Peter Laviolette was voted off the island Long Island when a players' revolt got the coach fired two years ago.
What looked like a low point for Laviolette would put him on the road to coaching the U.S. Olympic hockey team next February in Turin, Italy.
New York Islanders general manager Mike Milbury gave the young coach a shot in 2001 but pulled the plug after two seasons, saying that he'd lost the team despite consecutive playoff appearances.
Since then, Laviolette gained valuable international coaching experience, was hired to lead the Carolina Hurricanes, and on Tuesday was chosen to return to the Olympics, where he has been twice before as a player including as captain at the 1994 games.
''When you're 30 years old and the Olympics don't end the way you want them to end, it's hard to believe that you might get another crack at it, another shot at it sometime down the road, even if it's in another capacity,'' the 40-year-old Laviolette said.
Laviolette is 97-94-25 in two-plus seasons as an NHL head coach with Carolina and the Islanders. His two trips to the playoffs ended in first-round eliminations.
''We're really pleased to have Peter guiding our Olympic Team,'' Team USA general manager Don Waddell said. ''Peter knows what it takes.
''He's coached our last two world championship teams. He's passionate about the game and we're confident he'll do an outstanding job as our head coach.''
Laviolette coached the United States to the bronze medal in the 2004 world championships, a finish that earned the Americans a spot in the 2006 Olympics. He is the 14th U.S. Olympic coach and the fifth in the last five Olympics. Only seven American coaches have earned medals, with Herb Brooks (1980) and Jack Riley (1960) winning gold.
''When we take the ice, our goal will not be to do well in this tournament. We will as a group be focused on one thing and one thing only and that's winning a gold medal,'' Laviolette said. ''It's something we haven't done in 26 years. The talent is available and we need to take that talent and become a team as quick as possible.''
Laviolette didn't have any specific players in mind yet, but he will begin watching next month during the team's orientation camp in Colorado Springs, Colo. The first half of the NHL season will then go a long way in determining who makes the trip to Italy.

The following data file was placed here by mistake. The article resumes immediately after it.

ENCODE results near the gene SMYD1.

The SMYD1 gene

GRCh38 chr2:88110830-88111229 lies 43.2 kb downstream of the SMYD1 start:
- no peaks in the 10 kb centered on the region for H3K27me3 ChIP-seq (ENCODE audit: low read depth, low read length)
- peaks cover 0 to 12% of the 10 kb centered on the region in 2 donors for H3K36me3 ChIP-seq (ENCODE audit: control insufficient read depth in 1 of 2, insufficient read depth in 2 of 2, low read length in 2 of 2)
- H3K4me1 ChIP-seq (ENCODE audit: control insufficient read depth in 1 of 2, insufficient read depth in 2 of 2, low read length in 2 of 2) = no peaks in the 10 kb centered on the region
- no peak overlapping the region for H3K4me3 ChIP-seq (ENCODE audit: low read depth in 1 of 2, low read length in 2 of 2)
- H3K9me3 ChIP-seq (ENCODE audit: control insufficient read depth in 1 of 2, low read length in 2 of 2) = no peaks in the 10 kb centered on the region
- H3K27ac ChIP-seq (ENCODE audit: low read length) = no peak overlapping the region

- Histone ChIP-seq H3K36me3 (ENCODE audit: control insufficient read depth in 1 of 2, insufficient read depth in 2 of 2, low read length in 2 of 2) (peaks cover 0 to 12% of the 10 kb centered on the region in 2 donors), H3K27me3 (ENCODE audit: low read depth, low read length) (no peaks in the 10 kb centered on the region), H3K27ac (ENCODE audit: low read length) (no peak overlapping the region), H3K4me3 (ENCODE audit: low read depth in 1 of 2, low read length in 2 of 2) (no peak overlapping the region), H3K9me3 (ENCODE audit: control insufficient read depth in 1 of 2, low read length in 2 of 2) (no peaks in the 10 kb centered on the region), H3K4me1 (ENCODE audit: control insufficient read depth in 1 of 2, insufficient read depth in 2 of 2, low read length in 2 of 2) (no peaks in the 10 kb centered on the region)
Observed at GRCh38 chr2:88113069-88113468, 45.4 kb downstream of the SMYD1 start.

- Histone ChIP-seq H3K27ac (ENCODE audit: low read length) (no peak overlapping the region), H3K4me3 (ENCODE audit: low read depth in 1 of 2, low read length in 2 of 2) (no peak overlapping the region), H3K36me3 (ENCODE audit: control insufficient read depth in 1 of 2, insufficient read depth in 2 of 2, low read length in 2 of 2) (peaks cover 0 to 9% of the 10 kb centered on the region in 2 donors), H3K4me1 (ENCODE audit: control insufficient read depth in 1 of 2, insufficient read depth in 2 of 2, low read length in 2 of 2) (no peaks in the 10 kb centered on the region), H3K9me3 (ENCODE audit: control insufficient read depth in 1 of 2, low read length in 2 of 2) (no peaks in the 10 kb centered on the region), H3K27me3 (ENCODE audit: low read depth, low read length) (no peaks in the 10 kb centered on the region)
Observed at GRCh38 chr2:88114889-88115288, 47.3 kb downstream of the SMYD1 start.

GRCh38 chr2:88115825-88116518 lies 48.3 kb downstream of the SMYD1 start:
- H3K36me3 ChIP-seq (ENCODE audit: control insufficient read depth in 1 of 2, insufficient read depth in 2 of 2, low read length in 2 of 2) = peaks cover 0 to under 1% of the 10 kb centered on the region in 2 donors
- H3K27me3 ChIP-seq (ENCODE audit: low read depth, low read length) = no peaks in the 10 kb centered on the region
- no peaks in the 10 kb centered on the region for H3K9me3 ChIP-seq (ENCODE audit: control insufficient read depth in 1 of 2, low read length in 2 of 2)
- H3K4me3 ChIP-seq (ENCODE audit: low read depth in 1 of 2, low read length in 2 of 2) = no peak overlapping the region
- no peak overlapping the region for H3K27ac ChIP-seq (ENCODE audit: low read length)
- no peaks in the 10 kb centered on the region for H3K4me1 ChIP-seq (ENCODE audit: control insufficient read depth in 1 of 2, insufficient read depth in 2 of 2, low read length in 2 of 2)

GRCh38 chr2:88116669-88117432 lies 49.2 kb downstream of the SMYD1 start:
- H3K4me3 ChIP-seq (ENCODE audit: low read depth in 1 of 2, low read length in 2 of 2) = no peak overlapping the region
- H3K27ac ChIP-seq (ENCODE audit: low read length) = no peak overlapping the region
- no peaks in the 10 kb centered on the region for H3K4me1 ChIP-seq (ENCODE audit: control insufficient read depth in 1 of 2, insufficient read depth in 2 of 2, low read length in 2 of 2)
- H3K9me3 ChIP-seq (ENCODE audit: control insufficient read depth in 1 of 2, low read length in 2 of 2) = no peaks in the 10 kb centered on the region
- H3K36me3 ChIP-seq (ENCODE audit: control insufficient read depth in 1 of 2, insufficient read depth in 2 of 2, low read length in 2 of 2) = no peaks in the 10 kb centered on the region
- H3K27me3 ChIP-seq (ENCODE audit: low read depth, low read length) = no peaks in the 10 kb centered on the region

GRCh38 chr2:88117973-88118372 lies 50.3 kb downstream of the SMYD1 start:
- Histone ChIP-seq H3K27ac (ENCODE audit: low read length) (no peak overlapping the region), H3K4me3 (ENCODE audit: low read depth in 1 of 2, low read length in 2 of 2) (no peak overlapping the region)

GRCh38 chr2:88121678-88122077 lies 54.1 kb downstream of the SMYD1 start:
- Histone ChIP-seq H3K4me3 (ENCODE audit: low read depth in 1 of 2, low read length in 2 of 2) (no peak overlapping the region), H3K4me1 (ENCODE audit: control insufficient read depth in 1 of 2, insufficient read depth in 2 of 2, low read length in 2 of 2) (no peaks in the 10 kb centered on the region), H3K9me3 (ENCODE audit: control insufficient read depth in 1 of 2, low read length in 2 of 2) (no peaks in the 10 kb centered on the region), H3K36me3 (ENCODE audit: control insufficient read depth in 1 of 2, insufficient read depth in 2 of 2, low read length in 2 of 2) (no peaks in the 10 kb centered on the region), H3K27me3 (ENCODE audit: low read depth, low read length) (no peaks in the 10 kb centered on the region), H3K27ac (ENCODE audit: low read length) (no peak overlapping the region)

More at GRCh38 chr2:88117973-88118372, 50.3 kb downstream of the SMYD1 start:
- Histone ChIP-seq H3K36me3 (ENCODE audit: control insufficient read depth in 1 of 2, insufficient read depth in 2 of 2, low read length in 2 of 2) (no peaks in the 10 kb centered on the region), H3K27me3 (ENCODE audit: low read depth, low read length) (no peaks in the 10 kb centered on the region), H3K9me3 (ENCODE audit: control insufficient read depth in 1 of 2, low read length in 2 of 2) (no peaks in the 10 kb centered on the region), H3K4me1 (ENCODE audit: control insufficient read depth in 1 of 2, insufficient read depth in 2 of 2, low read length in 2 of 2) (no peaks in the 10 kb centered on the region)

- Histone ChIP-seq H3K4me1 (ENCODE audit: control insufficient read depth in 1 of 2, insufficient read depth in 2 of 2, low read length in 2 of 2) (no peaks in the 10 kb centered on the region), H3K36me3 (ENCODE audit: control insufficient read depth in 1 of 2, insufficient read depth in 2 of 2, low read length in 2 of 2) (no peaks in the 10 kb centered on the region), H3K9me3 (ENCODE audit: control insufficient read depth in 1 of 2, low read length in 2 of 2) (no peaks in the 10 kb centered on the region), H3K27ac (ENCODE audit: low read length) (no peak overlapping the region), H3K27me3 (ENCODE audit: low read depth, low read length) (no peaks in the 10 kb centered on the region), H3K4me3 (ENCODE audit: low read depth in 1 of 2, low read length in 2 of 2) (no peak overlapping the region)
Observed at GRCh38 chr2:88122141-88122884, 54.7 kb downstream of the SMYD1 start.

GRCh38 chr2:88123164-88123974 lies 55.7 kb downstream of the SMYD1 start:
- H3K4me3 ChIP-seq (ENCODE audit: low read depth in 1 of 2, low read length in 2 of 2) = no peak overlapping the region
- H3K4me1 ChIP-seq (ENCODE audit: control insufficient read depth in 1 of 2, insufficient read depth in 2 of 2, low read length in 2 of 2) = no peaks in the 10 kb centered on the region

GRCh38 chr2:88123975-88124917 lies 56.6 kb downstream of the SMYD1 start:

Instead of a strictly veteran-laden team, the makeup should be a mix of older and younger players.
He is familiar with many of the candidates as he coached the U.S. this past spring into the quarterfinals of the world championships, where the Americans lost in a shootout to the Czech Republic.
''I know exactly how I want to play over there. I know the systems I want to use,'' Laviolette said.
His other USA Hockey head coaching experience came in the 2003 Deutschland Cup when Laviolette led the national select team to the title in its second year of participation.
Laviolette was also an assistant coach during the 2004 World Cup of Hockey when the United States lost in the semifinals to runner-up Finland. That was the last time NHL-style hockey was played before the lockout that wiped out all of last season.
''He's done very well with some tournaments, where he put the team together and got them on the ice with little preparation time and did well,'' Hurricanes GM Jim Rutherford said. ''He also knows how the international game is played, and he plays an up-tempo style, which is appealing to their program.''
Laviolette took over behind the Hurricanes' bench in December 2003, following the firing of longtime coach Paul Maurice. He went 20-26-6 the rest of the season and the Hurricanes missed the playoffs for a second straight year following their surprising run to the 2002 Stanley Cup finals.
He went 77-68-13-6 during the regular season with the Islanders. As an NHL defenseman, Laviolette failed to record a point in 12 career games.
Waddell said he, assistant GM Paul Holmgren, and director of hockey operations Jim Johannson are working on the rest of the coaching staff.
AP Sports Writer Keith Parsons contributed from Raleigh, N.C.
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